Could Instagram filters be linked to depression?

You think you're sharing on Instagram  a look at a day in the life of you, but you may be revealing something you might not even know about yourself.

A study published by University of Vermont mathematician Chris Danforth found Instagram could reveal or even predict depression.

166 volunteers, about half of whom admitted to having clinical depression, were studied by computer models to analyze tens of thousands of posted photos.

“People who were depressed tended to be darker, and bluer pictures than those posted by healthy people,” Danforth said. “And depressed people were less likely to use filters overall than healthy people by a fair amount.”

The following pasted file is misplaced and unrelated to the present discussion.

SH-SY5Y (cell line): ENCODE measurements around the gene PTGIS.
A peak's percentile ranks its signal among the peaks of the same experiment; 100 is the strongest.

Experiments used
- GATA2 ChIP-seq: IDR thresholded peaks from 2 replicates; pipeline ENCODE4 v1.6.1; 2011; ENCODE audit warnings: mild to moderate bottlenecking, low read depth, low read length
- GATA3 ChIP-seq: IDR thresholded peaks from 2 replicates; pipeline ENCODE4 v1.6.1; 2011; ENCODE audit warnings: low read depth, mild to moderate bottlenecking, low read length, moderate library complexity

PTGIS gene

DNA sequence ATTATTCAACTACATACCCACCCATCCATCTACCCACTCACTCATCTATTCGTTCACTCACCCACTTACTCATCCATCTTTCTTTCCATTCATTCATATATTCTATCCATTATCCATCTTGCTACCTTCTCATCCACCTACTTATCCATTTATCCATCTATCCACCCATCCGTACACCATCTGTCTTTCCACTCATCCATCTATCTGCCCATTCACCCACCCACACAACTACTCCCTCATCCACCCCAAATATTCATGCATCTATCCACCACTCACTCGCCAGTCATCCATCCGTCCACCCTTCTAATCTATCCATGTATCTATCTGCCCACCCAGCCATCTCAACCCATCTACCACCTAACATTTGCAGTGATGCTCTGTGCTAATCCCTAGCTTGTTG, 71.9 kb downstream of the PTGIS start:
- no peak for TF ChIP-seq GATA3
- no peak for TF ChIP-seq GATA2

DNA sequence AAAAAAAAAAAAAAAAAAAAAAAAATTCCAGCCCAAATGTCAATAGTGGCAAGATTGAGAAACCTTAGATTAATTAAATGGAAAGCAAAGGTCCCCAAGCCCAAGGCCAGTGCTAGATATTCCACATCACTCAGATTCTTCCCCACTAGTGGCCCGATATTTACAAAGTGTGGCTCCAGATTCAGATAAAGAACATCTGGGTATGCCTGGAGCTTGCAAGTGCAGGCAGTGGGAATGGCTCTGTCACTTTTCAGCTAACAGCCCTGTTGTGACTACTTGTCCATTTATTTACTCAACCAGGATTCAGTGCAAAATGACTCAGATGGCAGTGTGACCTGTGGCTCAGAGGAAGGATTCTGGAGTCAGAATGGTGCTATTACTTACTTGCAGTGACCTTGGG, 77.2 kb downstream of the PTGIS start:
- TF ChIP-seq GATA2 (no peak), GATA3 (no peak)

The filter Inkwell, which makes pictures a dark, black and white, was used more often by the people who expressed feelings of depression.

Lighter and brighter filters, like Valencia and X-Pro II, were used by the volunteers who felt happier.

Nashville and Sierra filters fell on the lower end of the happy, healthier participants.

Danforth says that maybe one day technology could use this as a detection of mental illness.

“If all of this fed into some very smart algorithm, and there were appropriate protocols set up for this, then your doctor might get a ping that it's time to talk to you,” Danforth said.

That is why Danforth says there's good reason for more study of social media as a health screening tool.